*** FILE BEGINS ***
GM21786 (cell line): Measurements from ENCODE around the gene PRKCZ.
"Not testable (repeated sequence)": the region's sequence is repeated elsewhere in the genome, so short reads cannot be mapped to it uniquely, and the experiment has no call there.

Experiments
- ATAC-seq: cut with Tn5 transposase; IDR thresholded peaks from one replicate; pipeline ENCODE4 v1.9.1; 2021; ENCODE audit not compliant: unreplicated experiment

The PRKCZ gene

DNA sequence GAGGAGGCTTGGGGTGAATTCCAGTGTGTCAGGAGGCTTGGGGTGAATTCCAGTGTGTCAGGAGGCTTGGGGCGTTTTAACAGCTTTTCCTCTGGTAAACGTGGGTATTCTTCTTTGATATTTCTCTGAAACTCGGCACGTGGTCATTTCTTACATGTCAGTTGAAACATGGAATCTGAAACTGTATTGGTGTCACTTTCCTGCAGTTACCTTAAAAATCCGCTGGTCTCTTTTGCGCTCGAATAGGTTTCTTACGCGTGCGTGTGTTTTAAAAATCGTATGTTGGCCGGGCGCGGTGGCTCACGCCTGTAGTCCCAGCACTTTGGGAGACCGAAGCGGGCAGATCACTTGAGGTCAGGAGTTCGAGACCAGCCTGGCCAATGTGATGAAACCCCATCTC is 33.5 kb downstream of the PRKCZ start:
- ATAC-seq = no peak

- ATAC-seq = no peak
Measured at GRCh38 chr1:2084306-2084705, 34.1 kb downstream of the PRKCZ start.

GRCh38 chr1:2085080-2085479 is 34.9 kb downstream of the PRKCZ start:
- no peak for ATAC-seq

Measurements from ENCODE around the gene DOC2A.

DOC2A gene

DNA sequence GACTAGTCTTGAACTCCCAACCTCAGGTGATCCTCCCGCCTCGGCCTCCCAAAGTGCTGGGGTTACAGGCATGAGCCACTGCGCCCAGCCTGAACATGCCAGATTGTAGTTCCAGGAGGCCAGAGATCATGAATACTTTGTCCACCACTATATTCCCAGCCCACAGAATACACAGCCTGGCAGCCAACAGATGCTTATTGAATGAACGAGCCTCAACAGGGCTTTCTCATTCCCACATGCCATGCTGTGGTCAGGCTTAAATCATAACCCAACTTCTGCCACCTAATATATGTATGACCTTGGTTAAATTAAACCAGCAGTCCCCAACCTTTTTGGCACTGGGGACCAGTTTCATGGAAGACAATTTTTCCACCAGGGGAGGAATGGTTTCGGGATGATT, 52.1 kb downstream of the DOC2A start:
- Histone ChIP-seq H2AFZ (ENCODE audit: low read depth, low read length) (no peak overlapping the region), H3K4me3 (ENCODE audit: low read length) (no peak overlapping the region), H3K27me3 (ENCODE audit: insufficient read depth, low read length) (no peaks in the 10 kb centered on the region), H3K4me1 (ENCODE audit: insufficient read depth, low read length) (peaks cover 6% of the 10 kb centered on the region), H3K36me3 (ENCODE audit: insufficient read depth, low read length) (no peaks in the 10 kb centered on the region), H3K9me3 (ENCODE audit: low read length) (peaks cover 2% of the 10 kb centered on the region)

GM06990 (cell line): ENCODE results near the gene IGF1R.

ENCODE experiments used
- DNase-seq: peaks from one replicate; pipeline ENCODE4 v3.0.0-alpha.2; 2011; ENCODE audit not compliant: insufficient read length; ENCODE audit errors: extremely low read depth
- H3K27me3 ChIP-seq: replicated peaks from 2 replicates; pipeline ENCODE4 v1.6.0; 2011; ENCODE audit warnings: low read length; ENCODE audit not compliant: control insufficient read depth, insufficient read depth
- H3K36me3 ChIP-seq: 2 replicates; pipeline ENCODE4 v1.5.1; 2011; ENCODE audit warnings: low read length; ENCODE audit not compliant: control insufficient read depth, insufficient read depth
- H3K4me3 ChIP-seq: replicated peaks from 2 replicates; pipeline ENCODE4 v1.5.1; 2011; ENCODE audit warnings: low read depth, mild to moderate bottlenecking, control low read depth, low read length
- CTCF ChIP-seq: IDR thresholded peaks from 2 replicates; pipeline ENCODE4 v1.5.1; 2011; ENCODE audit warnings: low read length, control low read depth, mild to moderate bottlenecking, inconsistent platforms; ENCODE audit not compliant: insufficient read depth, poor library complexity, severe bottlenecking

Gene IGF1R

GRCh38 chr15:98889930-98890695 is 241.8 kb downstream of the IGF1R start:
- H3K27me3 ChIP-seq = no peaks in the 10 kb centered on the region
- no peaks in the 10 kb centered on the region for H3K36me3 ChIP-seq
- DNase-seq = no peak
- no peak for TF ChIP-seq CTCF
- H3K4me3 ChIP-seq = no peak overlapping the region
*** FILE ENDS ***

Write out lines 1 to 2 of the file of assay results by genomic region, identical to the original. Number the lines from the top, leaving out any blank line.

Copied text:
GM21786 (cell line): Measurements from ENCODE around the gene PRKCZ.
"Not testable (repeated sequence)": the region's sequence is repeated elsewhere in the genome, so short reads cannot be mapped to it uniquely, and the experiment has no call there.